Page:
Outgoing British High Commissioner Michael Nevin has warned the Peter Mutharika-led government that delays in implementing government’s vision and fighting corruption could have devastating consequences for both country and government.
Nevin, who has completed his study of tour to Malawi, further warned of signs of increasing instability in the country; citing increasing mob justice, more militant land disputes, declining water levels, struggling services and, “year after year, an increasing need for food aid”, as evidence.
Addressing a gathering of Cabinet ministers, diplomats, senior government officials, captains of industry and others during celebrations marking the 90th birthday of Britain reigning monarch, Queen Elizabeth, Friday night in Lilongwe, Nevin acknowledged the importance of the reform agenda being pursued by the Democratic Progressive Party (DPP) government.
However, quoting English great writer, William Shakespeare whose death’s 400 year’s anniversary was jointly celebrated with that of the Queen, Nevin cautioned that “delays have dangerous ends,” but was impressed with current drive for more investment and trade.
“…And, although ‘uneasy lies the head that wears the crown”, H.E. [His Excellency] the President’s sometimes politically difficult messages on the need for more trade than aid; better performance within government; business unusual; less dependency on government; self-reliance and a mind-set change are spot on. ‘The fault, dear, Brutus, lies not in the stars.’ The change H.E the President advocates needs to happen quickly, otherwise, as I will touch on soon, ‘delays have dangerous ends.”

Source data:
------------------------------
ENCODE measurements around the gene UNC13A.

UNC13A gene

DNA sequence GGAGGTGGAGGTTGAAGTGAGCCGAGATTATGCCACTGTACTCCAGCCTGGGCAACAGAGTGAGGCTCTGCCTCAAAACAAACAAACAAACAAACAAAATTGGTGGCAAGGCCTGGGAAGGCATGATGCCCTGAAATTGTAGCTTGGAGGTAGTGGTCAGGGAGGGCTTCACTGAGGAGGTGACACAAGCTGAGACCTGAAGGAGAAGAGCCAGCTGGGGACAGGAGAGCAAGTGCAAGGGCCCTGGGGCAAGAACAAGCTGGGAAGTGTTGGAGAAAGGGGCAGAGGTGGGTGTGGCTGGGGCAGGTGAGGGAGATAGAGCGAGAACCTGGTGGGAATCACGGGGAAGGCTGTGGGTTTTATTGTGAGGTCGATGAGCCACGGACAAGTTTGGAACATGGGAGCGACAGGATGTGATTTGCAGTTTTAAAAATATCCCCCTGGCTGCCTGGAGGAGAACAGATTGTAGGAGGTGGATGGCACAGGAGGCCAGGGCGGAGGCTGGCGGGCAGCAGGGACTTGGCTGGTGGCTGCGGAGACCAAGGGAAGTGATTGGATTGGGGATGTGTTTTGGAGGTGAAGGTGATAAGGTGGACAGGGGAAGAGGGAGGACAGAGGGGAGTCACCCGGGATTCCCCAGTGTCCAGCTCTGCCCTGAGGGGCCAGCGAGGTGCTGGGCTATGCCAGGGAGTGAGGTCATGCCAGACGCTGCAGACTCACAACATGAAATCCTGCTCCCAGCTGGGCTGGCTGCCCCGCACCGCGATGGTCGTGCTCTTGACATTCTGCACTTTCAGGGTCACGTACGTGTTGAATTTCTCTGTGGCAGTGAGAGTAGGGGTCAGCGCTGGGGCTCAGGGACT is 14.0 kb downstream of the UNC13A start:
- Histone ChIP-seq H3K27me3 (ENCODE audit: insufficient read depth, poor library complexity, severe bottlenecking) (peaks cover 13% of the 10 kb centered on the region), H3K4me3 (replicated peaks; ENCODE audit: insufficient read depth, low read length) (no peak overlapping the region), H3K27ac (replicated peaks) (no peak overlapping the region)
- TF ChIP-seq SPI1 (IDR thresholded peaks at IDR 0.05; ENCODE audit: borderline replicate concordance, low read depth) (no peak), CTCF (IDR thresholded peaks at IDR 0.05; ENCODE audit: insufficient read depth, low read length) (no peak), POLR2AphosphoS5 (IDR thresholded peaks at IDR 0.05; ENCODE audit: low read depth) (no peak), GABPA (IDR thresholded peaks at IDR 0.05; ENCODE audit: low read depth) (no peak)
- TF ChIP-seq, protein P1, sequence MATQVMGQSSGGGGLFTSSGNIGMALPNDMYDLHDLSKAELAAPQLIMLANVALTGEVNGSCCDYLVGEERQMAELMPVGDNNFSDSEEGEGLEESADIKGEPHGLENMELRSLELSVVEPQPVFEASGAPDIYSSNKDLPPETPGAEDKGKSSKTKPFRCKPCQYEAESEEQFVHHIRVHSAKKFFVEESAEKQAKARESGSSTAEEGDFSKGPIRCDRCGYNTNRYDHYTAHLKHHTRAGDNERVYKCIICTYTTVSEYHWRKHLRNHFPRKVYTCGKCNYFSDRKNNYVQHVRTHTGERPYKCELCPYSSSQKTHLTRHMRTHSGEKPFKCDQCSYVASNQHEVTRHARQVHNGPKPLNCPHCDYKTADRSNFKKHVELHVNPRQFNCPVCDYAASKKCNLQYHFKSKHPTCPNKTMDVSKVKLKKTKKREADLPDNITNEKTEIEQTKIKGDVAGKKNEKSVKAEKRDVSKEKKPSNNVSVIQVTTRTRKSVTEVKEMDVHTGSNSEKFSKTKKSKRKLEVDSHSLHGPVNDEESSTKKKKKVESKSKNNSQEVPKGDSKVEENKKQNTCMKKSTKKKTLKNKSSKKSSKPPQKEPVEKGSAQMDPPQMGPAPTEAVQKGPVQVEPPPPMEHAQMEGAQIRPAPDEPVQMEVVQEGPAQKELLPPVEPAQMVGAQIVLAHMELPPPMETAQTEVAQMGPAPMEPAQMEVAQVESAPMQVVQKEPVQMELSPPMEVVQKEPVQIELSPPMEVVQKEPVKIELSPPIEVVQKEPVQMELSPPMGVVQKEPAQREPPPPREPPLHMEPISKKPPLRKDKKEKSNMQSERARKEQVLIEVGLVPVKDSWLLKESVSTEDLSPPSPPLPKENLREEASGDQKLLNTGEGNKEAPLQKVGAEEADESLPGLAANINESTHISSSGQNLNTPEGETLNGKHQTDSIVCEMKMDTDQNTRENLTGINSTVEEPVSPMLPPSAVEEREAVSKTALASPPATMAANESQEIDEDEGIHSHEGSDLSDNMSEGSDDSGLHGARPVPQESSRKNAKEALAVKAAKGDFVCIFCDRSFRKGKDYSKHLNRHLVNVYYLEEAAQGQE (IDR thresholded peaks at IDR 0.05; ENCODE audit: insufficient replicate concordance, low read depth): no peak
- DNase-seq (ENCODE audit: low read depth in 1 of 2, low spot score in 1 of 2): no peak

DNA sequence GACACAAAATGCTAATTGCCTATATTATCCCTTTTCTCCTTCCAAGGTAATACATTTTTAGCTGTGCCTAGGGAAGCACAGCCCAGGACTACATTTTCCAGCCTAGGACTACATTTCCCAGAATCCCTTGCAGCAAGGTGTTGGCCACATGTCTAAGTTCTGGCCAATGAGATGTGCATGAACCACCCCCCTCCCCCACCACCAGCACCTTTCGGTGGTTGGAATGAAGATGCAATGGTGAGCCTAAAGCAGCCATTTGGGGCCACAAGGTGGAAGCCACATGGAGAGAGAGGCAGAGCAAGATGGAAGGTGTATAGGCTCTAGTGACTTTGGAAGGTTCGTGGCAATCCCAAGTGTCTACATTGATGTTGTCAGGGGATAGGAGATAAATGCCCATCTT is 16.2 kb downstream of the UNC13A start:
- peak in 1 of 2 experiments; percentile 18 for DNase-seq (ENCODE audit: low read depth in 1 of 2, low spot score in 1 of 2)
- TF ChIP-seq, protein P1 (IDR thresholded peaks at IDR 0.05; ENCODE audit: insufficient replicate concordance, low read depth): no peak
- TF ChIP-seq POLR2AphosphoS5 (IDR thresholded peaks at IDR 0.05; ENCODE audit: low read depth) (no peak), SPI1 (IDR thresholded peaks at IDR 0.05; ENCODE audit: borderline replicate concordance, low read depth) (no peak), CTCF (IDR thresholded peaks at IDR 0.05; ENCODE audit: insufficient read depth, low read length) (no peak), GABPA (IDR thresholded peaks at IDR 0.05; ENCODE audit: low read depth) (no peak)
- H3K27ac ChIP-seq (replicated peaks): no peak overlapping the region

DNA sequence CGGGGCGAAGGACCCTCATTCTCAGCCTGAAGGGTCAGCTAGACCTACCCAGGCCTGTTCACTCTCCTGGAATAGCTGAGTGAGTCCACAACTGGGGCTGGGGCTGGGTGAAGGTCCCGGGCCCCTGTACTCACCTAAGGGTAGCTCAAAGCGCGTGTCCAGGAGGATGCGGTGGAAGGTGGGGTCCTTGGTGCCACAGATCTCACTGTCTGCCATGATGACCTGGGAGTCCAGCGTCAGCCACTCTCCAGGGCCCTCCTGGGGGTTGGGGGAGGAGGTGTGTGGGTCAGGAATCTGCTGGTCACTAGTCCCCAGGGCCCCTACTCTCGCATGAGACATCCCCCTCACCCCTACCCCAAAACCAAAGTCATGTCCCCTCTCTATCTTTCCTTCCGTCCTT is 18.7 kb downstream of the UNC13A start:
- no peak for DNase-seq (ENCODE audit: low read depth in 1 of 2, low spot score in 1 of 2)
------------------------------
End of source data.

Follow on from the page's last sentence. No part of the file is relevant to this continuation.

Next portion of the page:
Nevin singled out rapid population growth as the biggest threat to long term future of Malawi; noting that in the next 15 years, the population is poised to double.
“To be or not to be is not the question, or even an alternative. There is a reality to confront and seemingly a desire for change and government efforts to promote it. The question is whether reform is fast enough, bold enough and sufficient enough to keep up with these dynamics,” he sai.
Foreign Affairs Minister Francis Kasaila, guest of honour at the event, welcomed Nevin’s call in an interview, saying the Mutharika-led administration was doing all it can to fast-track the reforms and implement its vision.
Nevin arrived in 2012 following the normalisation of relations between the United Kingdom and Malawi after a period of frosty relations over the earlier decision by the government of the late former president, Bingu wa Mutharika to expel Nevin’s predecessor, Fergus Cochraine-Dyet. n